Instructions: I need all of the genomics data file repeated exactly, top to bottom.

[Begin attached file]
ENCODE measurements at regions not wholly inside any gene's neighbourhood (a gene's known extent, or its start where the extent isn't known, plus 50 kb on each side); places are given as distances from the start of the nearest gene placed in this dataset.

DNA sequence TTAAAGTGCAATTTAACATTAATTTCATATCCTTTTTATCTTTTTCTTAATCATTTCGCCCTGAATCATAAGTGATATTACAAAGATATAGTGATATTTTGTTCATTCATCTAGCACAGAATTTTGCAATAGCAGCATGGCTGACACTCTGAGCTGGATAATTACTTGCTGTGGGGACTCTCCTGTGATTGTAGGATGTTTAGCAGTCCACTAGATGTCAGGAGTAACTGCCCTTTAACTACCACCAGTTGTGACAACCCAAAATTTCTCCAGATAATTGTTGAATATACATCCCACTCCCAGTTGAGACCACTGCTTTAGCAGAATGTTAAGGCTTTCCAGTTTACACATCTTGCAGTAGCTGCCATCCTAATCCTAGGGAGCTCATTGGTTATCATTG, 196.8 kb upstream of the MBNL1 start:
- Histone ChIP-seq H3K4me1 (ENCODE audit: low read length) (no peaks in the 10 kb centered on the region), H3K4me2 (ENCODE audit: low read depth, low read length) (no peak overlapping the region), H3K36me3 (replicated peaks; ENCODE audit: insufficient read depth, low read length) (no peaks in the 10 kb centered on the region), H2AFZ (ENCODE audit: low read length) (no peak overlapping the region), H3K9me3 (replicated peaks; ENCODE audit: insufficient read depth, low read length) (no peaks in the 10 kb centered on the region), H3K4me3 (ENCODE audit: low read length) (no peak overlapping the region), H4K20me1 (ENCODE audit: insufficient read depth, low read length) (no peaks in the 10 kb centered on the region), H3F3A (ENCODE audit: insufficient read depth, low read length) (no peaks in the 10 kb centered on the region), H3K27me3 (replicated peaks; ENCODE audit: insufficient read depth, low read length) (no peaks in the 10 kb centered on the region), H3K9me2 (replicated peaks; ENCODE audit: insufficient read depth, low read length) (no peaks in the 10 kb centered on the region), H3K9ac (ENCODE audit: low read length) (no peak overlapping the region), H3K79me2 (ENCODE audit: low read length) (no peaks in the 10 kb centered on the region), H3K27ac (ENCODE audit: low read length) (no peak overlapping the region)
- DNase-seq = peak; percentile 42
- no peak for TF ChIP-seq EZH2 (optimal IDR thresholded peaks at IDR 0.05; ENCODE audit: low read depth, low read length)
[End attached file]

ENCODE measurements at regions not wholly inside any gene's neighbourhood (a gene's known extent, or its start where the extent isn't known, plus 50 kb on each side); places are given as distances from the start of the nearest gene placed in this dataset.

DNA sequence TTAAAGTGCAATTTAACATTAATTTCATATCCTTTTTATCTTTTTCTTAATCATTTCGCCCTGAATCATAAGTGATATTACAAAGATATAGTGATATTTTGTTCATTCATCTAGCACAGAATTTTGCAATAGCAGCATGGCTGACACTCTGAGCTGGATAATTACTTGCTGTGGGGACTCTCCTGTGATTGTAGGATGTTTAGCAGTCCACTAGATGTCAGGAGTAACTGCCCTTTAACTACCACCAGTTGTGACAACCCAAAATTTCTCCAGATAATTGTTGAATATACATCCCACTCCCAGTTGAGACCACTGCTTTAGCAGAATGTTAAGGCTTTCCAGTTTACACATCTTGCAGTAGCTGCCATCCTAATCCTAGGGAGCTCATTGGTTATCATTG, 196.8 kb upstream of the MBNL1 start:
- Histone ChIP-seq H3K4me1 (ENCODE audit: low read length) (no peaks in the 10 kb centered on the region), H3K4me2 (ENCODE audit: low read depth, low read length) (no peak overlapping the region), H3K36me3 (replicated peaks; ENCODE audit: insufficient read depth, low read length) (no peaks in the 10 kb centered on the region), H2AFZ (ENCODE audit: low read length) (no peak overlapping the region), H3K9me3 (replicated peaks; ENCODE audit: insufficient read depth, low read length) (no peaks in the 10 kb centered on the region), H3K4me3 (ENCODE audit: low read length) (no peak overlapping the region), H4K20me1 (ENCODE audit: insufficient read depth, low read length) (no peaks in the 10 kb centered on the region), H3F3A (ENCODE audit: insufficient read depth, low read length) (no peaks in the 10 kb centered on the region), H3K27me3 (replicated peaks; ENCODE audit: insufficient read depth, low read length) (no peaks in the 10 kb centered on the region), H3K9me2 (replicated peaks; ENCODE audit: insufficient read depth, low read length) (no peaks in the 10 kb centered on the region), H3K9ac (ENCODE audit: low read length) (no peak overlapping the region), H3K79me2 (ENCODE audit: low read length) (no peaks in the 10 kb centered on the region), H3K27ac (ENCODE audit: low read length) (no peak overlapping the region)
- DNase-seq = peak; percentile 42
- no peak for TF ChIP-seq EZH2 (optimal IDR thresholded peaks at IDR 0.05; ENCODE audit: low read depth, low read length)